A free society can respond to the coronavirus

Robert Fellner

By forcibly shutting down most businesses and restricting the ability of citizens to meet and gather, the Executive Order enacted by Governor Steve Sisolak represents the most extraordinary infringement on our civil liberties in modern history.

The move was obviously made with good cause and good intentions: a global pandemic caused by a highly contagious and poorly understood virus is among the narrow exceptions that would justify such aggressive policing powers.

Moreover, the initial rationale put forth for the shutdown — preventing the mass deaths that would result from an overwhelmed medical system — is precisely the type of catastrophe that would warrant such a massive expansion of state power.

Indeed, a prominent forecasting model initially predicted mass shortages of ICUs, ventilators, and hospital beds in Nevada, even if full social distancing measures were implemented and complied with.

Given such dire predictions, Governor Sisolak’s initial actions were understandable.

Thankfully, reality has not been as bad as those models assumed. Nevada’s hospital system remains well below capacity and able to serve all those in need of medical treatment. Projected deaths have fallen precipitously in response and are now at about a third of what was expected just a month ago.

Having achieved the stated purpose of the shutdown, it was thus surprising to see Governor Sisolak justify its continued expansion by using an entirely new metric: a declining number of new cases detected going forward.

This highlights the danger with trading liberty for safety, even in times of genuine emergency: the state will always seek to apply these newly conferred powers to a much broader range of situations than what was first authorized. This new metric — declining case numbers — does not come even close to justifying the extraordinary act of a statewide shutdown.

New, better data makes clear that the virus is much more widespread than first assumed, and that the vast majority of those infected have no symptoms whatsoever. Continuing the economic pain from the shutdown as health officials more widely test and add these mild or asymptomatic cases to the official count of confirmed cases makes little sense.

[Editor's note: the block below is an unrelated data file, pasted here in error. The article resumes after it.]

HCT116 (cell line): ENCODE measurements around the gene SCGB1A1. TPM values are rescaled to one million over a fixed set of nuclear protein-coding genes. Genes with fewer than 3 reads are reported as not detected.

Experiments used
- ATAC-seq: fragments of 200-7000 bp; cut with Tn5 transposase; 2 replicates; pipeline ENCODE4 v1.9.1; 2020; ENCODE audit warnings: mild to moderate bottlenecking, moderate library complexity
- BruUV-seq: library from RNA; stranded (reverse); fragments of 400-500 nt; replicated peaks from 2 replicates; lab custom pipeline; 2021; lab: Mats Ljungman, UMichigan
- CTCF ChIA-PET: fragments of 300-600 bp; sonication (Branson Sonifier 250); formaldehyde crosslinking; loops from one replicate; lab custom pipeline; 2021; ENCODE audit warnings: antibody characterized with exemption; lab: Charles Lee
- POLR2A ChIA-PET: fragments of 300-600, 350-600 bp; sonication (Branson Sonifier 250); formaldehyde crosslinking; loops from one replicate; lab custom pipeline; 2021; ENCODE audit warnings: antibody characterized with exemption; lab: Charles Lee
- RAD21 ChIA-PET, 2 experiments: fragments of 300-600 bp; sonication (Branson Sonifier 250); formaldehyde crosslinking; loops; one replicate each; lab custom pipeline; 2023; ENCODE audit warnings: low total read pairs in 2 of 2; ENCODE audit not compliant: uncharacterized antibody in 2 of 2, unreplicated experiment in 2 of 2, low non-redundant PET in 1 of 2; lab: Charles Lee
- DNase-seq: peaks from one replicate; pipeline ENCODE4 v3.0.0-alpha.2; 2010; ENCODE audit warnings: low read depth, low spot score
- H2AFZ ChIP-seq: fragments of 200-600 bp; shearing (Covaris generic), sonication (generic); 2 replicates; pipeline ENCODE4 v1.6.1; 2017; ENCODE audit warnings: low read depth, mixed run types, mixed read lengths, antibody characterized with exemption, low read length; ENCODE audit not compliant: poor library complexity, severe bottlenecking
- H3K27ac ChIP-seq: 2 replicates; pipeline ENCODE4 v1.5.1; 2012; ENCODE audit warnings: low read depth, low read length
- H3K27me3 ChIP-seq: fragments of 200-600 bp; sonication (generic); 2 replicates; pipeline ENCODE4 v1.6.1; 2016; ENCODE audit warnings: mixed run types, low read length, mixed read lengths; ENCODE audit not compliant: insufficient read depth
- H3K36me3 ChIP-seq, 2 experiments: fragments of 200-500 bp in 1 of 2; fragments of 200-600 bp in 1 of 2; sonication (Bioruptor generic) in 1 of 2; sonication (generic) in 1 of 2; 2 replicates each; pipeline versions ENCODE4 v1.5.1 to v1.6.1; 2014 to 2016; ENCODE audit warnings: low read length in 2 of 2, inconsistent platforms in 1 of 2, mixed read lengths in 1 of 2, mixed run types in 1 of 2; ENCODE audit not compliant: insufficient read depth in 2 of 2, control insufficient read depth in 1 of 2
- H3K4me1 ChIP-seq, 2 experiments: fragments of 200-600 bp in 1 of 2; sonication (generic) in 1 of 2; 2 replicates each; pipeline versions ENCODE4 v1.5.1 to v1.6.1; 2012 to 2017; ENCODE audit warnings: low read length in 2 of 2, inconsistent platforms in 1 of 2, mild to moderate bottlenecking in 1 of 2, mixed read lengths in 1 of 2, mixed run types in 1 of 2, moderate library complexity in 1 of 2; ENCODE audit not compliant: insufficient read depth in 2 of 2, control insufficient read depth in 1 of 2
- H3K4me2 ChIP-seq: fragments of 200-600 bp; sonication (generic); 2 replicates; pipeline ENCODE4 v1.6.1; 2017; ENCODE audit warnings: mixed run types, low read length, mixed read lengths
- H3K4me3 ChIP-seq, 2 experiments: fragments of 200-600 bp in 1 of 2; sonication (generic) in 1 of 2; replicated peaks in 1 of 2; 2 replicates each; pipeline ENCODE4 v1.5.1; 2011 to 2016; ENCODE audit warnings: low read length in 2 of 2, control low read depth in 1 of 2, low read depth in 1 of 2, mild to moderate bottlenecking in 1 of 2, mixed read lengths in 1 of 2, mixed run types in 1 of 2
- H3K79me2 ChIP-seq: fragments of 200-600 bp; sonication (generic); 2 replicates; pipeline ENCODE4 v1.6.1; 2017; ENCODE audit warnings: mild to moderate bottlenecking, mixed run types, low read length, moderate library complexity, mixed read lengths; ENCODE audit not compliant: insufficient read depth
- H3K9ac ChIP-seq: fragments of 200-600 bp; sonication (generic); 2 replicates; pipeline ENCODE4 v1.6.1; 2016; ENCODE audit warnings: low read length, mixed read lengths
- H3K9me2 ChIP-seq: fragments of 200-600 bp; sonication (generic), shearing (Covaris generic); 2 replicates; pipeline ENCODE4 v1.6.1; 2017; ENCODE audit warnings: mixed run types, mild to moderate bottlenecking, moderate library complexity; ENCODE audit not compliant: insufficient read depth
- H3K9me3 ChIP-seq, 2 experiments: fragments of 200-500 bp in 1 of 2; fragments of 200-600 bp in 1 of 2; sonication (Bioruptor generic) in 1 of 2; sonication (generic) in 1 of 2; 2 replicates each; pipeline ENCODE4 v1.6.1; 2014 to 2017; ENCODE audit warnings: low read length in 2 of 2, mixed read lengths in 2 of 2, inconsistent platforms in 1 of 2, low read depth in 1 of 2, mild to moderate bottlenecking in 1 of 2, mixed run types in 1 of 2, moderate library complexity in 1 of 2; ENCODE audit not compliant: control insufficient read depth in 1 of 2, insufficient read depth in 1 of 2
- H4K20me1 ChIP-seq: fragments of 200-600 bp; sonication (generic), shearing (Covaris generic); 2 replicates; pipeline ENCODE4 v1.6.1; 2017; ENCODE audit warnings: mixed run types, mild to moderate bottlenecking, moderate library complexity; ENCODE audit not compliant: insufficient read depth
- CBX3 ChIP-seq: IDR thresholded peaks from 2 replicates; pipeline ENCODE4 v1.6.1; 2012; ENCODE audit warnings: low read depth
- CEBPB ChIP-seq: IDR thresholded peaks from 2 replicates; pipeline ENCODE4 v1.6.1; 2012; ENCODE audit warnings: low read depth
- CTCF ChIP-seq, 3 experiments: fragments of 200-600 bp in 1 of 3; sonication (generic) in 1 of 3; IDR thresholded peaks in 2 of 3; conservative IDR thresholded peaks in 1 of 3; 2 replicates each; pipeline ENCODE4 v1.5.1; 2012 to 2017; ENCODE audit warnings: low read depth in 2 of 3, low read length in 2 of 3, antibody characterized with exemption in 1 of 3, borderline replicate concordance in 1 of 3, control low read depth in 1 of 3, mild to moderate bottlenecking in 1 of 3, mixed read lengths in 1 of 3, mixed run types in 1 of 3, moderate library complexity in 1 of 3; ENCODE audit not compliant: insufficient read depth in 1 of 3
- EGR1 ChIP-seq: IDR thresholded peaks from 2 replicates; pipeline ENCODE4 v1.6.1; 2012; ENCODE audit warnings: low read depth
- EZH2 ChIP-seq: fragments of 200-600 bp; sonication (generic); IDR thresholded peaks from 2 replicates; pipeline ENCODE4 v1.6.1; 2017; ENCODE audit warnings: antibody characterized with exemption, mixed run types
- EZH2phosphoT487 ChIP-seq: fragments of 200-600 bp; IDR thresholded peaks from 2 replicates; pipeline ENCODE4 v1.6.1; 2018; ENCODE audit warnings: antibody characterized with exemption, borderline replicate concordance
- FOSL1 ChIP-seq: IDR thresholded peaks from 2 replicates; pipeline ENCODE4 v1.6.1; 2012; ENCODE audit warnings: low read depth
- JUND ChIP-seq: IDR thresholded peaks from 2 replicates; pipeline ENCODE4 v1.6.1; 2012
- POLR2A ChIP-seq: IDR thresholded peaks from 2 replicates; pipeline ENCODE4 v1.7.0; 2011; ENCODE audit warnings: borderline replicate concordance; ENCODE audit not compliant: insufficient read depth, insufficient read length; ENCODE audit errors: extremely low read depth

Compared to what we were first told, the larger than expected number of asymptomatic cases is actually a good thing. It means that the coronavirus is far less deadly than originally thought, and thus a rising number of newly confirmed cases would not lead to the hospital shortages initially feared.

The reopening guidelines released by the Center for Disease Control reflects this reality and encourages states to take a more targeted approach by focusing on protecting the vulnerable segment of the population.

The CDC guidelines also allow for a more localized, county-by-county approach. Rural Nevada is much different than Clark County; the guidelines should reflect that reality.

Most important, however, is that the guidelines replace the mandates. Freedom need not be sacrificed to respond to this crisis. As many have already noted, the process of restoring Nevada’s economy will be slow and painful. The lifting of mandates will not result in an immediate influx of tourism or even locals returning to their favorite restaurants.

People want to be safe, and robust social distancing measures will remain in place, even without a mandate. The recent changes implemented by grocery stores are a great example of the type of market-based measures we can expect to see from businesses going forward.

In other words, little is likely to change in our daily lives, at least for the foreseeable future, by adopting county-based recommendations instead of a statewide shutdown.

All of history demonstrates that the rights of the people are never lost in one fell swoop. Instead, the process is always a slow erosion, whereby initial emergencies justify previously unthinkable restrictions, which rapidly become normalized and expanded upon by later administrations.

If you would be uncomfortable with your least-favorite politician wielding an expanded form of these powers in a much broader range of situations, you should be concerned about the precedent continuing the shutdown will set.

Robert Fellner

Robert Fellner

Policy Director

Robert Fellner joined the Nevada Policy in December 2013 and currently serves as Policy Director. Robert has written extensively on the issue of transparency in government. He has also developed and directed Nevada Policy’s public-interest litigation strategy, which led to two landmark victories before the Nevada Supreme Court. The first resulted in a decision that expanded the public’s right to access government records, while the second led to expanded taxpayer standing for constitutional challenges in Nevada.

An expert on government compensation and its impact on taxes, Robert has authored multiple studies on public pay and pensions. He has been published in Business Insider, Forbes.com, the Las Vegas Review-Journal, the Los Angeles Times, the Orange County Register, RealClearPolicy.com, the San Diego Union-Tribune, the Wall Street Journal, the Washington Examiner, ZeroHedge.com and elsewhere.

Robert has lived in Las Vegas since 2005 when he moved to Nevada to become a professional poker player. Robert has had a remarkably successfully poker career including two top 10 World Series of Poker finishes and being ranked #1 in the world at 10/20 Pot-Limit Omaha cash games.

Additionally, his economic analysis on the minimum wage won first place in a 2011 George Mason University essay contest. He also independently organized a successful grassroots media and fundraising effort for a 2012 presidential candidate, before joining the campaign in an official capacity.